Budget airlines Ryanair, EasyJet and Wizz Air to exploit St Petersburg’s open-skies regime
In a not unexpected move following the agreement of the Russian government to introduce a partial open-skies regime over St Petersburg’s Pulkovo (LED) airport, three major European low-cost carriers (LCCs) have expressed their interest in opening flights to Russia’s fourth busiest airport using the region’s new-found seventh-freedom traffic rights.
Ryanair, Europe’s largest LCC, as well as rivals EasyJet and Wizz Air, all presented their wish-lists in August to the airport’s operator Northern Capital Gateway (NCG), the company’s head Leonid Sergeev told RBC Russian business newswire.
“These carriers will help us to attract up to six million [additional] tourists annually into St Petersburg by 2025,” Sergeev said, adding that, in another development, one CIS airline is interested in opening direct long-haul flights from Pulkovo to the USA. “What you have to understand is that these carriers expressed their intentions before the official announcement [about the introduction of the open-skies regime]. Their actual real demand could be much higher.”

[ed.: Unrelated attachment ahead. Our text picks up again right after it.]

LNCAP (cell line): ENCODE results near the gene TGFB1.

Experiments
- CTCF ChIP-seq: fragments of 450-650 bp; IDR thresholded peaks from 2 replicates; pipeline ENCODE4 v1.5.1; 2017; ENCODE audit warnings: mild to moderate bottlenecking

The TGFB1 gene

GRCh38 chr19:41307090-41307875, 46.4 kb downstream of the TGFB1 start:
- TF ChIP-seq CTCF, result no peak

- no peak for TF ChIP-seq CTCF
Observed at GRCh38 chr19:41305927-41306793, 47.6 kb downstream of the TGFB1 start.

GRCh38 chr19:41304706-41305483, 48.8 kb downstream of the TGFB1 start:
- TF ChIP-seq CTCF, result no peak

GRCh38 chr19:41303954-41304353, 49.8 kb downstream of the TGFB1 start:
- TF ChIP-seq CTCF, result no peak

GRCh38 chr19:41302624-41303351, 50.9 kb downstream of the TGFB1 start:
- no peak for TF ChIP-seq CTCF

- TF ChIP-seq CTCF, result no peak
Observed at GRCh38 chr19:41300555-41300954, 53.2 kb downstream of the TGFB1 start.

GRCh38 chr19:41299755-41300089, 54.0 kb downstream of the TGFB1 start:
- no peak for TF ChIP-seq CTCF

Last year, Pulkovo handled a total of seven million international passengers and during the first six months of this year international traffic numbers reached 3.2 million.
Russia’s transport ministry has pre-approved about a dozen of 33 routes proposed by NCG for the so-called seventh-freedom traffic rights, which allow airlines to carry passengers or cargo between two foreign countries without any continuing service to/from the carrier’s own base country. For example, an Irish airline could launch flights between St Petersburg and Paris, without the need to transit Dublin.
According to the preliminary plans, the foreign LCCs are planning to operate flights to Pulkovo year-round, with 60 per cent of flights operated in the summer season and 40 per cent during the winter. Previously, industry experts have pointed out that the local market may become exceedingly crowded in the summer whilst carriers would abandon the routes during the winter months – leaving state-owned Aeroflot and Rossiya Airlines as two resident carriers forced to stay. Thus, the Russian carriers would suffer from a revenue drop in the summer and face losses in the low seasons.
Pulkovo expects that, as a result of the open-skies regime, by 2025 the major traffic growth will come from Germany (514,000 passengers), France (496,000), the UK (375,000), Italy (357,000) and Spain (375,000).
by Ivan Volodin
Russian Aviation Insider
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